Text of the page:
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WRIT 1733 - America - Americana: Primary Source Collections

What is a Primary Source?

Correspondence, diaries, memoires, interviews, account books, inventories, and other original documents, created at the time of an event or during the lifetime of an individual or institution, that can be used to understand people and events of the past, are considered primary source material.  Depending upon the project, newspaper and magazine articles, images, film, and so forth may also be considered primary source materials.

The University Libraries have primary source materials in Special Collections & Archives, with some of the materials scanned and available via Digital DU.

To the right are strategies for finding original, transcribed, reprinted, and surrogate versions of primary sources.  Tabs on this research guide lead to digital collections of primary sources we own. 

Strategies for Finding Primary Source Materials

The library catalog is a good place to start when searching for primary source materials such as correspondence, diaries, memoires, records, and other types of documents, either held in the library's Special Collections and Archives division, reprinted as books, or microform or digital surragates of the original.

Monographs written at the time of the event can make useful primary source material.

The terms, diaries, personal narratives, correspondence, interviews, sources, archives, manuscripts, and document* can be added to a keyword search, to locate primary sources in the library catalog, Prospector, and WorldCat. For example, if looking for primary source materials regarding George Washington, you can do a keyword search as follows:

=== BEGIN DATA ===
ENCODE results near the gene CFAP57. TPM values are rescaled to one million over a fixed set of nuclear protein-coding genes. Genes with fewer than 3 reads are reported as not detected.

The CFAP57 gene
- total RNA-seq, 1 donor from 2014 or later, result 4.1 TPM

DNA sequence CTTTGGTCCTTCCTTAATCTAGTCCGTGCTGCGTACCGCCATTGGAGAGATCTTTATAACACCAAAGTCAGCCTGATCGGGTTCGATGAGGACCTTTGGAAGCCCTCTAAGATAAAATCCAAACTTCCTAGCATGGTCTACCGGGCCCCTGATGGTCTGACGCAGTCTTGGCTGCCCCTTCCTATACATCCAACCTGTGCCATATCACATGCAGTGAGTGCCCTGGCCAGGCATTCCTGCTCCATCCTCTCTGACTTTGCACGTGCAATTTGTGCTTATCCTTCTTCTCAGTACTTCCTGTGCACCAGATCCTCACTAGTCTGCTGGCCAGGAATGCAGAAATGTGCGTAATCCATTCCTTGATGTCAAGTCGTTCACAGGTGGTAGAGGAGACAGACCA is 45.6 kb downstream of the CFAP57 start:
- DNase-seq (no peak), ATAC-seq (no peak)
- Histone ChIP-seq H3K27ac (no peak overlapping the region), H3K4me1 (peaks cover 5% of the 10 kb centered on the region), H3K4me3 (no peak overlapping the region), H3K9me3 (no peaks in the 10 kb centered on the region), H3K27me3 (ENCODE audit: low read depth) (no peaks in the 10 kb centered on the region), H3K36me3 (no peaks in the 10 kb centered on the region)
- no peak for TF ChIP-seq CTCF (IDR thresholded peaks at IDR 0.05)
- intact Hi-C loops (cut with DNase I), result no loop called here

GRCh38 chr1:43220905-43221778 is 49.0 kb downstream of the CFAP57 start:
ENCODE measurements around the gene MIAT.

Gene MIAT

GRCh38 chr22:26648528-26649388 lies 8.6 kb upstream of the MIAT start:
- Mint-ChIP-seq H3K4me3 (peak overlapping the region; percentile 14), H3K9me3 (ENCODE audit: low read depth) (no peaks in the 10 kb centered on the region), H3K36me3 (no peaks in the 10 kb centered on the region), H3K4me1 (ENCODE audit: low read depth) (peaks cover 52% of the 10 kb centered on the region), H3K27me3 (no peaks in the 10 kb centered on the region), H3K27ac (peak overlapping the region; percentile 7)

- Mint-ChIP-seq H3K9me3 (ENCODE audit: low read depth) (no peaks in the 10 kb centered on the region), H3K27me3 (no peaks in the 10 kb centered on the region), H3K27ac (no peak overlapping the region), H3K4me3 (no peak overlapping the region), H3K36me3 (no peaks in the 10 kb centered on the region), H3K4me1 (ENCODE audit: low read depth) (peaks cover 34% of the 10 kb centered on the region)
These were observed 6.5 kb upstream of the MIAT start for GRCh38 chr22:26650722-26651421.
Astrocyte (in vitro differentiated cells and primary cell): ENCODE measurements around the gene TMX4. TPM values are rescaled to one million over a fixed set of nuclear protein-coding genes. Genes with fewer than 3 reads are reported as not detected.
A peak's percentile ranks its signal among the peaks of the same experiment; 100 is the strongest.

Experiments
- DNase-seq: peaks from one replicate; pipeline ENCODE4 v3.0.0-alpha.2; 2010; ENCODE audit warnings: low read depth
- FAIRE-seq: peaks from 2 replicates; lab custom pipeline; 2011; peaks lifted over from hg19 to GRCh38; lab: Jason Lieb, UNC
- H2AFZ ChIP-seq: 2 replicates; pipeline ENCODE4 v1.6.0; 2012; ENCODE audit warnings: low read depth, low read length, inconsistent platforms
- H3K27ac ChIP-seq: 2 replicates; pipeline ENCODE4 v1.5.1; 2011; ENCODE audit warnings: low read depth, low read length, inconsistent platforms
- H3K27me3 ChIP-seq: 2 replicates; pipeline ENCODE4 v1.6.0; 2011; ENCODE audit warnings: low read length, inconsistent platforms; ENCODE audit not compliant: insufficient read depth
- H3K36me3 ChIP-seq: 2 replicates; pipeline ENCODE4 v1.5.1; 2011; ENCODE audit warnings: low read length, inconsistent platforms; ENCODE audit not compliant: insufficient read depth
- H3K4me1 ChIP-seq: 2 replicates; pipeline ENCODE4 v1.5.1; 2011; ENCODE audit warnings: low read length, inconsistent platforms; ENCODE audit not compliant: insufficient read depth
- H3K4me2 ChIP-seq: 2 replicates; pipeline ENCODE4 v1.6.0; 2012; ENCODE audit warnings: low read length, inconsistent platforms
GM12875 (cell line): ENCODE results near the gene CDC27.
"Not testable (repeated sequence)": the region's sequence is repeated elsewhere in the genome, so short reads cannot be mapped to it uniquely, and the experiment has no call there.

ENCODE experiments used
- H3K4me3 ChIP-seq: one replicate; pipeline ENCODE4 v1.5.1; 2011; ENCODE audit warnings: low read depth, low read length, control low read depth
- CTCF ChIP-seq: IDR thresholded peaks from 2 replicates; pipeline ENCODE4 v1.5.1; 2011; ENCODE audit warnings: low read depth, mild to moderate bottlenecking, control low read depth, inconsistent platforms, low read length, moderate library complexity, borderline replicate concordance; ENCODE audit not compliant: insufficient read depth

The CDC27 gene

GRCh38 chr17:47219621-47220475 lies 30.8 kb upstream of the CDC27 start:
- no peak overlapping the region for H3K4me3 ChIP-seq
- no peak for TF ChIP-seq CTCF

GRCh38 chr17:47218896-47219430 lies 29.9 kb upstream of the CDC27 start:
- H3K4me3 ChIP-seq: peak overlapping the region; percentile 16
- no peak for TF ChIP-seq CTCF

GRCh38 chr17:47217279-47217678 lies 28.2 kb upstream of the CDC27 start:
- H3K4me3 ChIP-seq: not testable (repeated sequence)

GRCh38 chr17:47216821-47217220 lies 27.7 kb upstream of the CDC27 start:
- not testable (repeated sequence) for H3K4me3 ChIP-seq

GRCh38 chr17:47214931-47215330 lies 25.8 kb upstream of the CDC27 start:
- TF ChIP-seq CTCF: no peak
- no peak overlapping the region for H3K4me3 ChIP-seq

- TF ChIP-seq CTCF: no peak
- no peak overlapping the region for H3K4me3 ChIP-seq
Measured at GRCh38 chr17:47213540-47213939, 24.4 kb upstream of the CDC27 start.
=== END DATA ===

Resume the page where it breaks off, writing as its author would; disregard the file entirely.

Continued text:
george washington diaries

        george washington correspondence


All but the last of the above terms are subheadings that appear frequently in Library of Congress Subject Headings (LCSH).

  • Diaries and personal narratives apply to published memoirs
  • Correspondence and interviews refer to collections of sources
    • None of these terms necessarily means that the source was published specifically as a primary source, though they all can be used as such.
  • Sources, applies to collections of materials, of whatever nature, that have been compiled specifically as anthologies of primary source materials.
    • These could include collections of correspondence, articles, excerpts from longer publications, or anything else that might be useful for study of the subject.
  • Archives and manuscripts are often used to designate collections of materials held in original manuscript format by the library.
  • Document*, truncated here to search for any word beginning with “document,” does not necessarily appear in LCSH. It is useful as a keyword, however, since compilations of primary source material, published as such, often have titles that include the terms “documents” or “documentary.”

Examples of LC Subject Headings with terms indicating primary source material underlined:

      • Washington, George, 1732-1799 – Archives
      • Indians of North America -- Wars -- 1866-1895 -- Personal narratives

      • African American Women -- Diaries
      • Vietnam War, 1961-1975 -- Sources

      • Adams, Abigail, 1744-1818 -- Correspondence

Read the introduction and/or preface, or look at the bibliographic citations for the individual transcriptions to discover where the documents consulted are kept.

A search in WorldCat and limited to "Archival Materials" will retrieve records for physical archives or archives that have been reproduced in some other format, such as microform. 


For additional sources to find archival materials, consult other boxes in this section.

When searching in databases for surrogate primary sources, determine what vocabulary was used to describe the event and search using those terms.


Primary Source Collections on North American History